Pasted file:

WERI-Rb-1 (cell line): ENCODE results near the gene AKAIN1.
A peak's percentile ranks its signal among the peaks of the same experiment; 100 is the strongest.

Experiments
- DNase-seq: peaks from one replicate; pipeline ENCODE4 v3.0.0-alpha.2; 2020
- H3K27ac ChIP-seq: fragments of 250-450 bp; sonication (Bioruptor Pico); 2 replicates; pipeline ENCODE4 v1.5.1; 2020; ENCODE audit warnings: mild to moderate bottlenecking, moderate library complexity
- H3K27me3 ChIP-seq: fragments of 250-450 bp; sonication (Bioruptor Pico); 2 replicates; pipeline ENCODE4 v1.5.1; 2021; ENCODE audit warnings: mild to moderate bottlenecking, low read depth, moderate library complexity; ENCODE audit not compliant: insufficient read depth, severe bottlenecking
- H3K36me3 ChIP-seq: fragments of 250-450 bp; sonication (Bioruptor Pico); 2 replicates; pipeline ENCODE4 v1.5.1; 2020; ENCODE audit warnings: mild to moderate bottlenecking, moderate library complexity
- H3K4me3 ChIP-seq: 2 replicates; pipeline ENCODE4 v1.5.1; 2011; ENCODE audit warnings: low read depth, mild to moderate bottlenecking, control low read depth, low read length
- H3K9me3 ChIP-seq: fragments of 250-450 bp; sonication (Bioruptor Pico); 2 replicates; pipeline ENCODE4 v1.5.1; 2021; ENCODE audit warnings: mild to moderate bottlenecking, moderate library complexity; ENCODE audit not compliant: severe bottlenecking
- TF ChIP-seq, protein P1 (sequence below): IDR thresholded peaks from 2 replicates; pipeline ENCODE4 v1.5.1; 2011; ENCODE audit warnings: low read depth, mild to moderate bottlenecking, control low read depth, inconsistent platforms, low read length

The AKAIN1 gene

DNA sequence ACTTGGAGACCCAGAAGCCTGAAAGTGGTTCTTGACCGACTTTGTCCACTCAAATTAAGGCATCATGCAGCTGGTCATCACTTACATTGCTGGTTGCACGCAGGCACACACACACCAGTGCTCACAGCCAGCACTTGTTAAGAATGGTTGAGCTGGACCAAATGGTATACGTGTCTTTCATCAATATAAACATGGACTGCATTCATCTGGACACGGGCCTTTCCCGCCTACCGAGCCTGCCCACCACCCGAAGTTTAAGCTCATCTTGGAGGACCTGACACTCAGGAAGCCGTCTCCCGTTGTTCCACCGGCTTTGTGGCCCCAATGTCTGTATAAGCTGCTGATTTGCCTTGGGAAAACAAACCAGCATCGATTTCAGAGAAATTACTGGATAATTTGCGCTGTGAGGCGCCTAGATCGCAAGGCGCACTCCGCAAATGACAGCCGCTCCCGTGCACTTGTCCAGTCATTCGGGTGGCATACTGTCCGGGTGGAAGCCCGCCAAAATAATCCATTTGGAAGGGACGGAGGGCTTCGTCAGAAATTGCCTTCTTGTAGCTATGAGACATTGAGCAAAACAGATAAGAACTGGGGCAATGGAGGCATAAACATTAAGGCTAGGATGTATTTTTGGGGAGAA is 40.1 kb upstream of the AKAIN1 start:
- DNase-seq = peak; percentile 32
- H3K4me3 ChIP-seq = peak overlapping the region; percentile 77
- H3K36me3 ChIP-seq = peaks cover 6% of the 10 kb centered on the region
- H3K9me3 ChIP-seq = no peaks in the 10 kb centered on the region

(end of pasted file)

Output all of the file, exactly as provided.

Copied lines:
WERI-Rb-1 (cell line): ENCODE results near the gene AKAIN1.
A peak's percentile ranks its signal among the peaks of the same experiment; 100 is the strongest.

Experiments
- DNase-seq: peaks from one replicate; pipeline ENCODE4 v3.0.0-alpha.2; 2020
- H3K27ac ChIP-seq: fragments of 250-450 bp; sonication (Bioruptor Pico); 2 replicates; pipeline ENCODE4 v1.5.1; 2020; ENCODE audit warnings: mild to moderate bottlenecking, moderate library complexity
- H3K27me3 ChIP-seq: fragments of 250-450 bp; sonication (Bioruptor Pico); 2 replicates; pipeline ENCODE4 v1.5.1; 2021; ENCODE audit warnings: mild to moderate bottlenecking, low read depth, moderate library complexity; ENCODE audit not compliant: insufficient read depth, severe bottlenecking
- H3K36me3 ChIP-seq: fragments of 250-450 bp; sonication (Bioruptor Pico); 2 replicates; pipeline ENCODE4 v1.5.1; 2020; ENCODE audit warnings: mild to moderate bottlenecking, moderate library complexity
- H3K4me3 ChIP-seq: 2 replicates; pipeline ENCODE4 v1.5.1; 2011; ENCODE audit warnings: low read depth, mild to moderate bottlenecking, control low read depth, low read length
- H3K9me3 ChIP-seq: fragments of 250-450 bp; sonication (Bioruptor Pico); 2 replicates; pipeline ENCODE4 v1.5.1; 2021; ENCODE audit warnings: mild to moderate bottlenecking, moderate library complexity; ENCODE audit not compliant: severe bottlenecking
- TF ChIP-seq, protein P1 (sequence below): IDR thresholded peaks from 2 replicates; pipeline ENCODE4 v1.5.1; 2011; ENCODE audit warnings: low read depth, mild to moderate bottlenecking, control low read depth, inconsistent platforms, low read length

The AKAIN1 gene

DNA sequence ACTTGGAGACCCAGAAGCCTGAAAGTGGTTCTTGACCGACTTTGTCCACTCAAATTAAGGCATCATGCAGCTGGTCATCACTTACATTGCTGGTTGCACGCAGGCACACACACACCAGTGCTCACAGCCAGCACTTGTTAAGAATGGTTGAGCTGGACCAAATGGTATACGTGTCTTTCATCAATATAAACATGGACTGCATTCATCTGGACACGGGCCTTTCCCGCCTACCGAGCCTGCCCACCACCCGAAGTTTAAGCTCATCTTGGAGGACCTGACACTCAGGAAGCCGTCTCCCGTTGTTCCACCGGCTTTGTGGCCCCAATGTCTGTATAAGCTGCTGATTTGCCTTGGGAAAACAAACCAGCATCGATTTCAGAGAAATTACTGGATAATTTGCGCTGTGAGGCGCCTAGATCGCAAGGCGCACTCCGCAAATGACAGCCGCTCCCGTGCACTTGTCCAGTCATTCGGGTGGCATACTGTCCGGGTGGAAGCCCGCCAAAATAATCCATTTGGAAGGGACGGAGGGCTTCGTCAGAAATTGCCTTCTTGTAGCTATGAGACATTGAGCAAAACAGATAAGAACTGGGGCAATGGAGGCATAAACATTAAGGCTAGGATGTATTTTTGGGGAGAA is 40.1 kb upstream of the AKAIN1 start:
- DNase-seq = peak; percentile 32
- H3K4me3 ChIP-seq = peak overlapping the region; percentile 77
- H3K36me3 ChIP-seq = peaks cover 6% of the 10 kb centered on the region
- H3K9me3 ChIP-seq = no peaks in the 10 kb centered on the region